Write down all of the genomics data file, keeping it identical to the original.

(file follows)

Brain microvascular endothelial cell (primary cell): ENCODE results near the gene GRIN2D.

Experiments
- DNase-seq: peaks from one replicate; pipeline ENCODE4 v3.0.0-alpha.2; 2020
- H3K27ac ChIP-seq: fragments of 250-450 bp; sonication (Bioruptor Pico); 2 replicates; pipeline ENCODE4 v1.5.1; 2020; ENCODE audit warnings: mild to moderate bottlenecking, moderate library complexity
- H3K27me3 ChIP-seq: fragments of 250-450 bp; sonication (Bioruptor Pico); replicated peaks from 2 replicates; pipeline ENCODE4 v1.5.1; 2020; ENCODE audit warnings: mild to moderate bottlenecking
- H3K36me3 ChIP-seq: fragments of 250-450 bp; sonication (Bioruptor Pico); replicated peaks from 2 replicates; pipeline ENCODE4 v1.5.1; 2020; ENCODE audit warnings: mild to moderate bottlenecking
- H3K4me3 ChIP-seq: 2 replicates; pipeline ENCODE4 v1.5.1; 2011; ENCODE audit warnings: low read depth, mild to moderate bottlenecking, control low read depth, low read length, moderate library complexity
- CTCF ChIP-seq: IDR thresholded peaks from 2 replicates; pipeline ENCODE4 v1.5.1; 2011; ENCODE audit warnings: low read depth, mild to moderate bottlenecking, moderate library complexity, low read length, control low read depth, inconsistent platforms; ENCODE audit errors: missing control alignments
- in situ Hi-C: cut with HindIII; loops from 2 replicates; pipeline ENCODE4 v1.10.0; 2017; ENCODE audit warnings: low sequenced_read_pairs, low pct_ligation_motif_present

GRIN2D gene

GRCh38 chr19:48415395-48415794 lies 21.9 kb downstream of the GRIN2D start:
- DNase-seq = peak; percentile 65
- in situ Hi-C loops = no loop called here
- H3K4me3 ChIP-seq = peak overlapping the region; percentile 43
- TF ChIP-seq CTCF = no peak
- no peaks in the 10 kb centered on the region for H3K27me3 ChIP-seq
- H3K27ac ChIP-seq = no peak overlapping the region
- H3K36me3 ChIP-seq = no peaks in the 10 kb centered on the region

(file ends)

Brain microvascular endothelial cell (primary cell): ENCODE results near the gene GRIN2D.

Experiments
- DNase-seq: peaks from one replicate; pipeline ENCODE4 v3.0.0-alpha.2; 2020
- H3K27ac ChIP-seq: fragments of 250-450 bp; sonication (Bioruptor Pico); 2 replicates; pipeline ENCODE4 v1.5.1; 2020; ENCODE audit warnings: mild to moderate bottlenecking, moderate library complexity
- H3K27me3 ChIP-seq: fragments of 250-450 bp; sonication (Bioruptor Pico); replicated peaks from 2 replicates; pipeline ENCODE4 v1.5.1; 2020; ENCODE audit warnings: mild to moderate bottlenecking
- H3K36me3 ChIP-seq: fragments of 250-450 bp; sonication (Bioruptor Pico); replicated peaks from 2 replicates; pipeline ENCODE4 v1.5.1; 2020; ENCODE audit warnings: mild to moderate bottlenecking
- H3K4me3 ChIP-seq: 2 replicates; pipeline ENCODE4 v1.5.1; 2011; ENCODE audit warnings: low read depth, mild to moderate bottlenecking, control low read depth, low read length, moderate library complexity
- CTCF ChIP-seq: IDR thresholded peaks from 2 replicates; pipeline ENCODE4 v1.5.1; 2011; ENCODE audit warnings: low read depth, mild to moderate bottlenecking, moderate library complexity, low read length, control low read depth, inconsistent platforms; ENCODE audit errors: missing control alignments
- in situ Hi-C: cut with HindIII; loops from 2 replicates; pipeline ENCODE4 v1.10.0; 2017; ENCODE audit warnings: low sequenced_read_pairs, low pct_ligation_motif_present

GRIN2D gene

GRCh38 chr19:48415395-48415794 lies 21.9 kb downstream of the GRIN2D start:
- DNase-seq = peak; percentile 65
- in situ Hi-C loops = no loop called here
- H3K4me3 ChIP-seq = peak overlapping the region; percentile 43
- TF ChIP-seq CTCF = no peak
- no peaks in the 10 kb centered on the region for H3K27me3 ChIP-seq
- H3K27ac ChIP-seq = no peak overlapping the region
- H3K36me3 ChIP-seq = no peaks in the 10 kb centered on the region